NEW DELHI: PNB Housing Finance is preparing for a Rs 35,000 crore debt raising plan as its fundraising plan from private equity major Carlyle Group-led investors continues to be in limbo. In a regulatory filing on Wednesday, the mortgage lender said that it will seek shareholders’ nod for further fundraising by way of debt issue in its annual general meeting (AGM) scheduled on September 3, 2021.
“Shareholders’ approval is being sought in the 33rd AGM for further fund raising by way of debt issue and the shareholders are being requested to authorise the board of directors to offer, from time to time, the subscription of redeemable, secured/unsecured non-convertible debentures aggregating to Rs 35,000 crore in one or more tranches,” it said in the exchange filing.
The company has been deprived of capital since the Reserve Bank of India (RBI) stopped its principal promoter Punjab National Bank (PNB) from participating in a Rs 1,800-crore fundraise by its housing finance subsidiary. Even PNB Housing Finance’s plan to raise capital of up to Rs 4,000 crore from Carlyle Group, Aditya Puri’s family investment vehicle Salisbury Investments, General Atlantic and Alpha Investments through preferential allotment of shares worth Rs 3,200 crore and Rs 800 crore worth of warrants has hit a deadlock with the Securities Appellate Tribunal (SAT) giving a split verdict in the company’s appeal to the court.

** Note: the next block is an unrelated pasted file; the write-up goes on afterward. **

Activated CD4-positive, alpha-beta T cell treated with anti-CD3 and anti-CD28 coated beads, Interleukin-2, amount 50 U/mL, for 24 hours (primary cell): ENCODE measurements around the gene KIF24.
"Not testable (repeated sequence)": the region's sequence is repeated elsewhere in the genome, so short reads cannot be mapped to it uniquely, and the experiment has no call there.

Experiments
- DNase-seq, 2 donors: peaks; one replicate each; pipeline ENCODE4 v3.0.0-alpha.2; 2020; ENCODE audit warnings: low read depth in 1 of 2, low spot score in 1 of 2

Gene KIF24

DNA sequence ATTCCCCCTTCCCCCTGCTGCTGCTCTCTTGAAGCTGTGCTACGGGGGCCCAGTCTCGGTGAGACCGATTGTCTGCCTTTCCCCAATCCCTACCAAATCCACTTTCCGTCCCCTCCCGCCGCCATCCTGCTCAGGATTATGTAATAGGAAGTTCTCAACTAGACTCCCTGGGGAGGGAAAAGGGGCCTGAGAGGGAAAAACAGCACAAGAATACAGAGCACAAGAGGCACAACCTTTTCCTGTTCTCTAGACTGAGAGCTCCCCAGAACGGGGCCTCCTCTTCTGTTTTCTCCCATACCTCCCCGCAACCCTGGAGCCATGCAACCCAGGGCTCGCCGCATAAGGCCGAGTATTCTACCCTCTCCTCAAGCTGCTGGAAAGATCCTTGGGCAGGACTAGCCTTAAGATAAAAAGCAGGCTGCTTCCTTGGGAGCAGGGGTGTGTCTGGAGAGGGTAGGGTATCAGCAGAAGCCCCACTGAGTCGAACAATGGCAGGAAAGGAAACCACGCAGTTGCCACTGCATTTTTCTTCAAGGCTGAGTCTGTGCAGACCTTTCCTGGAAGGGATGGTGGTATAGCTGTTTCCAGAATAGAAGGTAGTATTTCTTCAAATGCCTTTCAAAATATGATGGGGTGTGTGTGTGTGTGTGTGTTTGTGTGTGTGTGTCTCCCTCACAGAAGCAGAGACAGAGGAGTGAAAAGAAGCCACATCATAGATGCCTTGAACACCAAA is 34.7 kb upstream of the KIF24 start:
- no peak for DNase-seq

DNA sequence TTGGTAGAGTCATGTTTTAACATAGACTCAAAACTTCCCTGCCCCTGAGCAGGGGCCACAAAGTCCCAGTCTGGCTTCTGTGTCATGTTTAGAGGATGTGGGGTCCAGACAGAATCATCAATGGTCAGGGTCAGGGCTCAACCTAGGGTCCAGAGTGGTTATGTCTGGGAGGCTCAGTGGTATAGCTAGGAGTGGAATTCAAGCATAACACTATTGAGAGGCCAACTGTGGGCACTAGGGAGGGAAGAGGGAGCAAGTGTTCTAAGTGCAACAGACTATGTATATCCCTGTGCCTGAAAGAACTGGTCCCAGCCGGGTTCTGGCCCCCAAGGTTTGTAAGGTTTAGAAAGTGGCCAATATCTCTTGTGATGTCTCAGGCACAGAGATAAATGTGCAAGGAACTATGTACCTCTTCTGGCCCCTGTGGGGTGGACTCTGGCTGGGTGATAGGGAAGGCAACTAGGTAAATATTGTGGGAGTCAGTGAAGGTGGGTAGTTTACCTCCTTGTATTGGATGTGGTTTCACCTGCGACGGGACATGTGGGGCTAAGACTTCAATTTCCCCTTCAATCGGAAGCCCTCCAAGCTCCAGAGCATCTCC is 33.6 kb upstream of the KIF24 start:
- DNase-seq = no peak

Under the deal announced on May 31, the PNB board had arrived at a price of Rs 390 per share for the purposes of the preferential allotment through a valuation process it had undertaken, which is at a much lower price than its current market value. If the deal goes through, Carlyle Group will eventually become a promoter and PNB’s shareholding will get diluted to a little over 20% and thereby become a smaller partner. Currently, PNB holds a 33% stake in the housing financier.
The other key shareholders include Carlyle (32%), General Atlantic (10%) and Ares SSG (10%).
The proposed stake sale has faced resistance from the Securities and Exchange Board of India after proxy advisory firm Stakeholders Empowerment Services (SES) termed the deal “abusive” to the mortgage lender’s minority shareholders. Sebi, in a letter to PNB Housing, stated that the transaction should be halted until the company undertakes the valuation of shares by an independent valuer.
Sebi sought to stop the voting at the EGM, saying it was necessary for shareholders to get the correct valuation at which investors led by the Carlyle Group would acquire shares and management control. On June 18, however, PNB Housing challenged the Sebi order. In the absence of a consensus, SAT’s interim order — prohibiting PNB Housing Finance from disclosing the results of shareholder’s vote on the proposed deal — will continue to hold.